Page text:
BAE Systems Maritime Australia has signed contracts with three more businesses in New South Wales, Victoria and South Australia that will deliver products into the prototyping phase of the Hunter-class frigate program that will deliver a new generation of warships to the Royal Australian Navy.
The three companies selected will supply a range of manufactured parts for prototyping blocks now under construction at the Osborne Naval Shipyard in Adelaide. The Hunter frigate program will deliver nine warships to the Royal Australian Navy (RAN).
Work underway on prototyping blocks is enabling systems, tools, plant, workforce and supplier products to be tested, evaluated and refined, providing a solid operational foundation prior to the commencement of production on the first Hunter class frigate.
The companies awarded contracts are Defence Seals & Spares, who will supply manhole and access panel gaskets from its Warriewood operations, north of Sydney; ABECK Group, who will manufacture/supply flowforge gratings from its Dandenong facility; while PRP Manufacturing will supply/cut gaskets at its Dudley Park plant in Adelaide.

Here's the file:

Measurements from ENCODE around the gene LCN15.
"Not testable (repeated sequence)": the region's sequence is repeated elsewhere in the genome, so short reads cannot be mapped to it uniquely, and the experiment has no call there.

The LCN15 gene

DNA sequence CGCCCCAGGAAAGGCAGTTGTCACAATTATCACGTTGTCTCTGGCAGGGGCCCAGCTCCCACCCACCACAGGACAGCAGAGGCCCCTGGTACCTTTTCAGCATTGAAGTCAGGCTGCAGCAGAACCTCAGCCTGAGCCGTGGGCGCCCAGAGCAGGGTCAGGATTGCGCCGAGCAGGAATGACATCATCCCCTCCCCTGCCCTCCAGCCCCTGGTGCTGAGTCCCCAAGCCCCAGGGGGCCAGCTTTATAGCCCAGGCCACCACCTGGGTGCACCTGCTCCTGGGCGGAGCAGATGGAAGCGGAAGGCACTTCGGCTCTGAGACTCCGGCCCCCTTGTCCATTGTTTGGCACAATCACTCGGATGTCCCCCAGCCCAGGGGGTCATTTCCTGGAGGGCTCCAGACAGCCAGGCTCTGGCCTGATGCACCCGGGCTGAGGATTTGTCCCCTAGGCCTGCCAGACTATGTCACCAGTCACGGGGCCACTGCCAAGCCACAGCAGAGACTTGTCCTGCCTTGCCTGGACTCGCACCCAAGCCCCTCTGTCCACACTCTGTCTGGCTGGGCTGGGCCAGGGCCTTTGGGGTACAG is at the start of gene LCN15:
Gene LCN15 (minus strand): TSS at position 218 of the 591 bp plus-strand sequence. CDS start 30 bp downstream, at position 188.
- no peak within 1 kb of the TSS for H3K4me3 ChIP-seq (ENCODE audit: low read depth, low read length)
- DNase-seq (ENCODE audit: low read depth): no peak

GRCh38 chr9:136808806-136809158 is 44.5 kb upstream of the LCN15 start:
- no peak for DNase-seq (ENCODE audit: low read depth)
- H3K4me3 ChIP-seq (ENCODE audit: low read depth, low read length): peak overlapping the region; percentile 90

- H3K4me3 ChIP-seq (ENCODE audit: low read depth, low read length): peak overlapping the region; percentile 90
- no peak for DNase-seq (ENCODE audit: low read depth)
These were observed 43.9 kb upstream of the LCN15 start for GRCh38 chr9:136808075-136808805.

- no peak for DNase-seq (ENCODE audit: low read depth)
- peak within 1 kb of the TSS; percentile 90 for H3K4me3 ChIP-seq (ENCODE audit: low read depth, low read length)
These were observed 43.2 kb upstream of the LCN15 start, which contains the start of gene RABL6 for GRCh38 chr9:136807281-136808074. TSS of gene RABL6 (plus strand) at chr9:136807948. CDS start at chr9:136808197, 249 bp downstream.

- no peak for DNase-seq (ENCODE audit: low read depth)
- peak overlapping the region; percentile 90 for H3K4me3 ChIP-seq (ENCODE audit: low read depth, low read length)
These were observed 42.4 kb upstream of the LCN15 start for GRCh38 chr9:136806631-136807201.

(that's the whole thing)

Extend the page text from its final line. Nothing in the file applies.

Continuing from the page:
“Establishing a competitive, sustainable and resillient supply chain in Australia is critical to the overall success of the Hunter-class frigate program,” Craig Lockhart, managing director, BAE Systems Maritime Australia, said.
“Each of these three companies bring a unique and important skillset to the construction of frigates in Australia, helping to deliver the best capability to the navy.”
The Hunter-class program entered the prototyping phase in December last year with a steel-cutting ceremony at BAE Systems’ Osborne shipyard in South Australia. At this stage, BAE Systems Maritime Australia will build five prototype blocks to test the production systems, develop the facilities and ensure the workforce is trained to build the Hunter-class frigates.
The prototyping phase of the program will run for three years until 2023. The construction phase is scheduled to start by the end of 2022. Delivery of the first ship has already experienced a two-year delay and is now scheduled for 2031.